Yannick Jadot will be the Greens' candidate in next year's French presidential election after narrowly winning the party's primary.
Jadot was backed by 51.03% of the party's militants in the second round of the primary process, according to results released on Tuesday by the Greens.
His rival, Sandrine Rousseau, secured 48.97% of the 104,000 votes cast by militants.
The 54-year-old member of the European Parliament pledged after the results were announced that he will defend "a peaceful society", "a living planet (...) in harmony, whatever our social background, our aspirations".
He said he had confidence in those who "innovate, invent, act, on farms, in companies, associations and communities".
Jadot had been the favourite heading into the primary but Rousseau's more radical proposals saw her quickly gaining momentum and closing the gap.
She congratulated him on his victory on Tuesday evening but also called for bold action.
"It is a very important issue for the future of the European Union," she said. "Climate change calls for a radical response" and "the time for half-measures and renunciation is over," she added.
Polling at 6%
With this victory, Jadot has overcome the "curse" of a party adept at reversals, where the favourite rarely wins the candidacy.
He now faces the challenge of bringing together ecologists who were divided into four almost equal blocks in the first round of the primary.
But he will also have to stand out among an already very crowded field on the French left. So far, at least five other left-wing parties ˜— including the Socialists, La France Insoumise, the Communists, Lutte Ouvriere and former minister Arnaud Montebourg running as an independent — have announced they will be running.
Opinion polls currently predict the Green party will gather about 6% of the vote in April's presidential ballot — behind populist Jean-Luc Melenchon of La France Insoumise and Anne Hidalgo should the Paris mayor win the Socialist ticket.
The result of the Green primary is expected to have a great impact on the left with both the Socialist party and La France Insoumise hoping to attract those disappointed by Jadot's appointment.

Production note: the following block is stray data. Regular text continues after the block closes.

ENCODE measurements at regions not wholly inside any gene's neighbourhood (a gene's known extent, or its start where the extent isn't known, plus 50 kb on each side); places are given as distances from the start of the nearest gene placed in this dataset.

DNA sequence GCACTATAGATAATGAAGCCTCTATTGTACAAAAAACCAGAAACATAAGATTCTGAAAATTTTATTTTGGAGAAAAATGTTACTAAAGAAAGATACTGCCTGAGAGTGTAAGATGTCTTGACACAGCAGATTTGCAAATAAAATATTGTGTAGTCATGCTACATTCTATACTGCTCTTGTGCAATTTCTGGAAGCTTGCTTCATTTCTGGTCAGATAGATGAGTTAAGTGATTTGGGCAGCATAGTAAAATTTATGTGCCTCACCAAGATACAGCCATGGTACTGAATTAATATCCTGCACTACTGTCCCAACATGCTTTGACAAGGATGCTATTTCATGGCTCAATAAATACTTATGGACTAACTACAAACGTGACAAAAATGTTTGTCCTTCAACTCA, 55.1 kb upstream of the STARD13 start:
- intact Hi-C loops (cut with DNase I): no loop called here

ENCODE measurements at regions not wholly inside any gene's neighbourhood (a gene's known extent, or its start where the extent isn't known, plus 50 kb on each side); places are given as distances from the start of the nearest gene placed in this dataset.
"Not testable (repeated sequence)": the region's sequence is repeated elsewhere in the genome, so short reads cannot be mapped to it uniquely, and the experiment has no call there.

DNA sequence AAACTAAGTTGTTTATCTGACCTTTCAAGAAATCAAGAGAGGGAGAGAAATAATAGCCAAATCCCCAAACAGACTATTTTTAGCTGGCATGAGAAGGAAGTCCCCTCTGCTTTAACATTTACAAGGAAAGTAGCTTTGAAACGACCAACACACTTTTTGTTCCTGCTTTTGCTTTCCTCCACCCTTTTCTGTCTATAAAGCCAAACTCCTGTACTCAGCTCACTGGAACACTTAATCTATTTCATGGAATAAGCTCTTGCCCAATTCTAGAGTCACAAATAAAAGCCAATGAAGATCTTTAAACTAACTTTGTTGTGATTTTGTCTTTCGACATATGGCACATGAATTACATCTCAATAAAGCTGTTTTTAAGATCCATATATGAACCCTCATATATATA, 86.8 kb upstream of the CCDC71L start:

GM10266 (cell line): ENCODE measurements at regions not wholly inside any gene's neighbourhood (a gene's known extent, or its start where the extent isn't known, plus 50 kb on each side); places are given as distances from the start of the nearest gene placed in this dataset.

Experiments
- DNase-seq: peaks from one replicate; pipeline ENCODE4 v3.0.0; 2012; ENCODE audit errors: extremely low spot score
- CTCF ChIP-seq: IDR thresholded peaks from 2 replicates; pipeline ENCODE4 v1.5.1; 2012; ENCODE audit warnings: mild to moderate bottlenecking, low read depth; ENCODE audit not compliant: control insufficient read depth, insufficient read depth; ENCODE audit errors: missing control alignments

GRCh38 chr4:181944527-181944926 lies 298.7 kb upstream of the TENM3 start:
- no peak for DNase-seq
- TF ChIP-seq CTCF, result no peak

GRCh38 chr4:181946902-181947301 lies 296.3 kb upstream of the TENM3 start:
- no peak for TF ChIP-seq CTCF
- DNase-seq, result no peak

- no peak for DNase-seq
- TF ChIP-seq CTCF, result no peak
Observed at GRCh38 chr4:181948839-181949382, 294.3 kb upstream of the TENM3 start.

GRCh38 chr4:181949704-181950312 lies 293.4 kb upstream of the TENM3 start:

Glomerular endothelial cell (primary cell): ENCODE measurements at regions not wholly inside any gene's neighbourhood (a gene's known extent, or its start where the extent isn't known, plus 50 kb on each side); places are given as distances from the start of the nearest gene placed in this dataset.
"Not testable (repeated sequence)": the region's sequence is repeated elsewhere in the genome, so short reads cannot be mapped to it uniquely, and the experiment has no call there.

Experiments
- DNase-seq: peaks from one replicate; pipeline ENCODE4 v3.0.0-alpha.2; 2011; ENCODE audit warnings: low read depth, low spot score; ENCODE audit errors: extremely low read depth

Jadot had already won the Green party's primary for the 2017 presidential election but rallied the cause of the Socialist's candidate, Benoit Hamon, after militants backed the motion.
Hamon went on to win just 6.4% of the vote — a historic law for the Socialist Party.
Since then, the Green party has surged in France, just like in other European countries including Germany.
It came third in the 2019 European parliamentary election and made significant gains in the municipal elections held the following year, winning key mayoral races in cities including Lyon, Grenoble, Bordeaux, Poitiers, and Strasbourg and striking deals with the Socialist party in Paris and Marseille.
Other candidates for the French presidential election include Marine Le Pen for the far-right Rassemblement National party.
The right-wing Les Republicains has yet to announce how they will select its candidates but several prominent figures have thrown their hat in the ring, including Michel Barnier, Valérie Pécresse and Xavier Bertrand.
President Emmanuel Macron has not yet made it official but he is widely expected to defend his position and is currently leading the polls.
A Harris Interactive survey released on Tuesday credited him with 23% of the vote in the first round, ahead of Le Pen with 16%.